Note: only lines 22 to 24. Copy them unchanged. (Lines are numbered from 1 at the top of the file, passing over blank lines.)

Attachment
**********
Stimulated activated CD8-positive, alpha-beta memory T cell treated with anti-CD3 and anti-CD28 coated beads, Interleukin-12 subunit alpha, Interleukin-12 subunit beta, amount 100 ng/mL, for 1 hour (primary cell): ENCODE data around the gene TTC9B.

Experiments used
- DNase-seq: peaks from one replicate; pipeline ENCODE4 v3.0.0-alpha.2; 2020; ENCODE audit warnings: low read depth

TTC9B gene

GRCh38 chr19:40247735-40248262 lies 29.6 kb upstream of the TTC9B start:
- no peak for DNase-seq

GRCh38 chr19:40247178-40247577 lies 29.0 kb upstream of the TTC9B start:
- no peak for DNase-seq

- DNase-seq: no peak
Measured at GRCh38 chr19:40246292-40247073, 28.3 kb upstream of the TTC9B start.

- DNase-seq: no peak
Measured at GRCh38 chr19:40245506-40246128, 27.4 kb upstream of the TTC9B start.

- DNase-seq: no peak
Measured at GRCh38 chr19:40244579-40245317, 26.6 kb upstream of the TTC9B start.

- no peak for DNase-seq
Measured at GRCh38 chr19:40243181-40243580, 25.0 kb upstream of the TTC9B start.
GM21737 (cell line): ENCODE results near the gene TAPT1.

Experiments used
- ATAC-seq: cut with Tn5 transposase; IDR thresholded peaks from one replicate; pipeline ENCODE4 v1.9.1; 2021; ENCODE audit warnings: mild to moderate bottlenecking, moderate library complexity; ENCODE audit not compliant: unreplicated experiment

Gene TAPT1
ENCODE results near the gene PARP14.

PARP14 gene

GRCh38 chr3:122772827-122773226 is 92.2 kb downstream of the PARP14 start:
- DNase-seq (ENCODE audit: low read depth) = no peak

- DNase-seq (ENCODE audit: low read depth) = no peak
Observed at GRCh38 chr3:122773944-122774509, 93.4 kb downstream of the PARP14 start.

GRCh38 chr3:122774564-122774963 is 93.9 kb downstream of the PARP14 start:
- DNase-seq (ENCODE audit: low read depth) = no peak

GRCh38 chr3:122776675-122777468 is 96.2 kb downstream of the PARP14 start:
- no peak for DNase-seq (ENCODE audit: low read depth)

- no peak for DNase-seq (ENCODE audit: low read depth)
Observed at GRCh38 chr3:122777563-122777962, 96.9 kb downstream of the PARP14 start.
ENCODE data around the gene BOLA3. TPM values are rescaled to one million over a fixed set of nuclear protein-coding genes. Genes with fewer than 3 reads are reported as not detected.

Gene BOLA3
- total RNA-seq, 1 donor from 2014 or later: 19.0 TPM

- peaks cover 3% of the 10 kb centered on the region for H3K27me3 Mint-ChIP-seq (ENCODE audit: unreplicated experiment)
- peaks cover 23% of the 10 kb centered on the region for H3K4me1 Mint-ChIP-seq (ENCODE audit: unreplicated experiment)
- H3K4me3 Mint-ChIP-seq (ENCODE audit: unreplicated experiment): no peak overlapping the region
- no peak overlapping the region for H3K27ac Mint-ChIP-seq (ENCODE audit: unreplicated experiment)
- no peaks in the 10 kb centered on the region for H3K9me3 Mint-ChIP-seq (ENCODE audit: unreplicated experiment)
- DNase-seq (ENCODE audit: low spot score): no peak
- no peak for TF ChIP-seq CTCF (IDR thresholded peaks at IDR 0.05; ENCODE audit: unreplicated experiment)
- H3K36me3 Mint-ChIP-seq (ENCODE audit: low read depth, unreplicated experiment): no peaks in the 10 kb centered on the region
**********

PARP14 gene

GRCh38 chr3:122772827-122773226 is 92.2 kb downstream of the PARP14 start:
- DNase-seq (ENCODE audit: low read depth) = no peak